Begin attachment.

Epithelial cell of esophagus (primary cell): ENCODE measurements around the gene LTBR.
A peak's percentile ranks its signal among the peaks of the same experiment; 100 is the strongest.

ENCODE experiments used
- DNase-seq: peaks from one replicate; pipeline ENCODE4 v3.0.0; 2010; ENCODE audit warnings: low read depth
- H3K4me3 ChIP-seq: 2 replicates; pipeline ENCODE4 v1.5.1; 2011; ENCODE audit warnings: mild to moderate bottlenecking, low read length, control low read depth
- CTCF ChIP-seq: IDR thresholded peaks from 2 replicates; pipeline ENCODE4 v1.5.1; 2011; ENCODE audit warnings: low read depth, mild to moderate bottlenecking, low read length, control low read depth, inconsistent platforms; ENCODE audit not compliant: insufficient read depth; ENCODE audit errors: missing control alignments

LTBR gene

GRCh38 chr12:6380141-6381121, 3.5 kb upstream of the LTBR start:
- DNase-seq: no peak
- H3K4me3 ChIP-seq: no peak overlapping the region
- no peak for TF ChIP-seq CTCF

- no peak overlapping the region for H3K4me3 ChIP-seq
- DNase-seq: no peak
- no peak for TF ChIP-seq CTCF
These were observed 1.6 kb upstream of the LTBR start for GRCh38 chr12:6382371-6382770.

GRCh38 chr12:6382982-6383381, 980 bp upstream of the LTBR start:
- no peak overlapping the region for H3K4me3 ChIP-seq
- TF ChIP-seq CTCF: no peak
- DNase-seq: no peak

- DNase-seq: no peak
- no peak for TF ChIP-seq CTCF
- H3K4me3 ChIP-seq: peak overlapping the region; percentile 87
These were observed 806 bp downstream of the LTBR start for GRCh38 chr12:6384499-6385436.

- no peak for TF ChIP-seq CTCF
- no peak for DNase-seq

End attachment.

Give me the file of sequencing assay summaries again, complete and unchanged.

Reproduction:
Epithelial cell of esophagus (primary cell): ENCODE measurements around the gene LTBR.
A peak's percentile ranks its signal among the peaks of the same experiment; 100 is the strongest.

ENCODE experiments used
- DNase-seq: peaks from one replicate; pipeline ENCODE4 v3.0.0; 2010; ENCODE audit warnings: low read depth
- H3K4me3 ChIP-seq: 2 replicates; pipeline ENCODE4 v1.5.1; 2011; ENCODE audit warnings: mild to moderate bottlenecking, low read length, control low read depth
- CTCF ChIP-seq: IDR thresholded peaks from 2 replicates; pipeline ENCODE4 v1.5.1; 2011; ENCODE audit warnings: low read depth, mild to moderate bottlenecking, low read length, control low read depth, inconsistent platforms; ENCODE audit not compliant: insufficient read depth; ENCODE audit errors: missing control alignments

LTBR gene

GRCh38 chr12:6380141-6381121, 3.5 kb upstream of the LTBR start:
- DNase-seq: no peak
- H3K4me3 ChIP-seq: no peak overlapping the region
- no peak for TF ChIP-seq CTCF

- no peak overlapping the region for H3K4me3 ChIP-seq
- DNase-seq: no peak
- no peak for TF ChIP-seq CTCF
These were observed 1.6 kb upstream of the LTBR start for GRCh38 chr12:6382371-6382770.

GRCh38 chr12:6382982-6383381, 980 bp upstream of the LTBR start:
- no peak overlapping the region for H3K4me3 ChIP-seq
- TF ChIP-seq CTCF: no peak
- DNase-seq: no peak

- DNase-seq: no peak
- no peak for TF ChIP-seq CTCF
- H3K4me3 ChIP-seq: peak overlapping the region; percentile 87
These were observed 806 bp downstream of the LTBR start for GRCh38 chr12:6384499-6385436.

- no peak for TF ChIP-seq CTCF
- no peak for DNase-seq